The recommendation is to keep copies of tax returns and supporting documents for at least three years. Some should be kept up to seven years in case you need to file an amended return or if questions come up.
Health care information should be kept with other tax records. These include things like employer-provided coverage, premiums paid, advance payments of the premium tax credit received and type of coverage. Generally, you should keep these for three years after filing your return.
How where to store:
While this is ultimately your decision on the best places to store, the IRS suggests that the records be kept extremely safe and secure. Scanning paper tax and financial records into a format that can be encrypted and stored securely on a flash drive or CD is a great way to ensure your files are backed up and safe.
Whether you do store via a paper filing system or electronically, it’s a good idea that you set a system up that makes these items easy to find.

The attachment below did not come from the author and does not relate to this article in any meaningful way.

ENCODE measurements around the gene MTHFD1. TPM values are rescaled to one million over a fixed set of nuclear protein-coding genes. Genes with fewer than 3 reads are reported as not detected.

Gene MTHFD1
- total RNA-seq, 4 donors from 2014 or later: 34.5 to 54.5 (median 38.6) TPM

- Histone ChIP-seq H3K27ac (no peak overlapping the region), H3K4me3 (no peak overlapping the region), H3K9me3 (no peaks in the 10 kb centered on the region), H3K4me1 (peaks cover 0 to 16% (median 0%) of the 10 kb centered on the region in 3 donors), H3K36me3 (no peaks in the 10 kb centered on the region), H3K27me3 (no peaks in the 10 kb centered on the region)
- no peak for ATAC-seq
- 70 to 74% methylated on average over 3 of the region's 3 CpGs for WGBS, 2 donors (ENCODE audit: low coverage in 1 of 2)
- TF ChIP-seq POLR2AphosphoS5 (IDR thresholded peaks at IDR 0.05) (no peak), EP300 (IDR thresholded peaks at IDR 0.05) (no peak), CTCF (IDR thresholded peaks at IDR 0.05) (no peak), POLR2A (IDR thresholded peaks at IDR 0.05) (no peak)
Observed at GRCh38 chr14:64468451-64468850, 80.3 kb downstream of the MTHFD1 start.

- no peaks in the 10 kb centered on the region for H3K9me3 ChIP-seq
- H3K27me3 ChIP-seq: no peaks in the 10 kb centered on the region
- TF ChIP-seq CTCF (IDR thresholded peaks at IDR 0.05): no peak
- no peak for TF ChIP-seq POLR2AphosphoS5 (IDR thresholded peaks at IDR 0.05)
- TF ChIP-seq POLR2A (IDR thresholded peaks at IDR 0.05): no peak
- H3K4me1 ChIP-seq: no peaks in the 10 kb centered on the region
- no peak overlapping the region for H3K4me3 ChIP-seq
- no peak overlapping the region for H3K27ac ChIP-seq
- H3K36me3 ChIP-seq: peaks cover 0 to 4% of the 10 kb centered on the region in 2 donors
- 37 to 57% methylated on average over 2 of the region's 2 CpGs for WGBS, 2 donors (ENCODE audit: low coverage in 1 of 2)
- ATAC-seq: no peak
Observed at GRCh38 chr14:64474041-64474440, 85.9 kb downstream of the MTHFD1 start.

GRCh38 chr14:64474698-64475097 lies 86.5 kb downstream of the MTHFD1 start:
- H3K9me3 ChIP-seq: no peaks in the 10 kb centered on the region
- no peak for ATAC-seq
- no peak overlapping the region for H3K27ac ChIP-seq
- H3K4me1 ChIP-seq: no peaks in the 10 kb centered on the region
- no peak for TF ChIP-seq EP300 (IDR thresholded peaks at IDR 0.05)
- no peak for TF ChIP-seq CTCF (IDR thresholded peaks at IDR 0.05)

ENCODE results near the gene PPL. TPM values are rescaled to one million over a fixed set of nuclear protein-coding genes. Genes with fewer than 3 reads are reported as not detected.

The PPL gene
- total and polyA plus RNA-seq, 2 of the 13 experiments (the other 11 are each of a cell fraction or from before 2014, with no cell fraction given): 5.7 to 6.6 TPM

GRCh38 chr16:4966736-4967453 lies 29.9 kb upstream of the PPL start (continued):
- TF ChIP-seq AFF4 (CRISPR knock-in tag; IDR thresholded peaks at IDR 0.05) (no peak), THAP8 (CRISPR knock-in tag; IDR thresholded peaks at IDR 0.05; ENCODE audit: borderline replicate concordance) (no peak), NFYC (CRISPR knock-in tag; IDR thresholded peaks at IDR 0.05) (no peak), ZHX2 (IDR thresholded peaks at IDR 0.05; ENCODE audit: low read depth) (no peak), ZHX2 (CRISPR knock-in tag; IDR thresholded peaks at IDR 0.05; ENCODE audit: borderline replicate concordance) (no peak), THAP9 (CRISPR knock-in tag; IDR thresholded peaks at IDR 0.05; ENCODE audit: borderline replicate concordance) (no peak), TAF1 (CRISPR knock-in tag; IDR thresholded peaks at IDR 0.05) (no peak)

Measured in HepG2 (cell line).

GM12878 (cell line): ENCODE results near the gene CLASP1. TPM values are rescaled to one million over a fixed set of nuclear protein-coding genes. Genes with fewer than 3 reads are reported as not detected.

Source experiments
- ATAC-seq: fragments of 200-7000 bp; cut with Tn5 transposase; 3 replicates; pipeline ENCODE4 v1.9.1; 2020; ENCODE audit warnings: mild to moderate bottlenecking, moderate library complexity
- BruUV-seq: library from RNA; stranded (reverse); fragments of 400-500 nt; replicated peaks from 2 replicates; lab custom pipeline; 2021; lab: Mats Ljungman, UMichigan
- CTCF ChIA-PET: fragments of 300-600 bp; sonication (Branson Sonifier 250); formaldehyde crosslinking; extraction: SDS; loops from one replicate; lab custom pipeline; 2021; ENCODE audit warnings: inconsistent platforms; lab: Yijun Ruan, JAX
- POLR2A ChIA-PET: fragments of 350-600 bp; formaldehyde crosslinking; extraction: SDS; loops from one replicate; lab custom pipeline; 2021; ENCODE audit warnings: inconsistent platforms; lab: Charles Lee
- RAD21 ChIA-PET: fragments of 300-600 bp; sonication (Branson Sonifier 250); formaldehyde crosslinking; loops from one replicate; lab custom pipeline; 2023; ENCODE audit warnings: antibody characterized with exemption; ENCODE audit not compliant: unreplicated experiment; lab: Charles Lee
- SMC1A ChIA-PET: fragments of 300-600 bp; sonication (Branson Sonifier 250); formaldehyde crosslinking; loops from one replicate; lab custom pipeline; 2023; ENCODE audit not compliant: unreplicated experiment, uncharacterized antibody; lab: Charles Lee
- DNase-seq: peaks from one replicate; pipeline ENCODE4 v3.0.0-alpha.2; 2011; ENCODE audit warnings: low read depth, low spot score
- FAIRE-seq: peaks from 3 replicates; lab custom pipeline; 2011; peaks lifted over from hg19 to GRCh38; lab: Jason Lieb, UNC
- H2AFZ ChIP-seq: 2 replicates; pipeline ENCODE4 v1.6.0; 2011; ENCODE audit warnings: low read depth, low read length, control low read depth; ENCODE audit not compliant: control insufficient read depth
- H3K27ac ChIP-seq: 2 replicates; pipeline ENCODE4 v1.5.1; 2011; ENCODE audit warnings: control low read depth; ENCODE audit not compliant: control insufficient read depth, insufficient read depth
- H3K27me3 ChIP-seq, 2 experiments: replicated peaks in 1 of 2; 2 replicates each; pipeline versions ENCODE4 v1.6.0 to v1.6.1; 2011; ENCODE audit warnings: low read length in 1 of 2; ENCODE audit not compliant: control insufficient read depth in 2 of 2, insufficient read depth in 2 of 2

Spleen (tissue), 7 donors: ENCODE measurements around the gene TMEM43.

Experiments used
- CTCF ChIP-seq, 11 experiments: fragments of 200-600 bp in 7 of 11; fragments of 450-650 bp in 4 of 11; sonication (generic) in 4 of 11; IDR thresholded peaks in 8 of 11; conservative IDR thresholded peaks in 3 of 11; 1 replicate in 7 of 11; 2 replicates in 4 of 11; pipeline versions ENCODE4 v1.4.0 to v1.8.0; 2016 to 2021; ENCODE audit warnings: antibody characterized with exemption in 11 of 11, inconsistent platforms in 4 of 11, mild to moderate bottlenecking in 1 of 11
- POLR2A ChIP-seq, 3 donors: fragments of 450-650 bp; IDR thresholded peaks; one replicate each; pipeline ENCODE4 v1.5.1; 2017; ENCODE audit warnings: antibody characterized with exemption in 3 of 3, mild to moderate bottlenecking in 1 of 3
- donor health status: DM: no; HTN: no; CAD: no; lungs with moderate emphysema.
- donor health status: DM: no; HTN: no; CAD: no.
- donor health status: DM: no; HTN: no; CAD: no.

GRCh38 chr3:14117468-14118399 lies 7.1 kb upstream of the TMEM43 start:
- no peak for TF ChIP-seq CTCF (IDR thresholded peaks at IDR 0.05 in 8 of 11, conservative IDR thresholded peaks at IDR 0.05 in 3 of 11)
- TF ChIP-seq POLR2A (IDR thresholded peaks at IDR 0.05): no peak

New for 2017:
It’s also important to have a copy of last year’s tax return as the IRS makes changes to authenticate and protect your identity. Beginning in 2017, some taxpayers who e-file will need information from that return: either the prior-year adjusted gross income or the prior-year self-select PIN.
Disposing of old paperwork:
When certain files are no longer needed for tax purposes, be cautious of how dispose of them. Ensure the data is properly destroyed to prevent identity theft. If you dispose of an old computer, tablet or mobile device, don’t forget it likely has files and personal data stored on it. Removing this might require special disk utility software.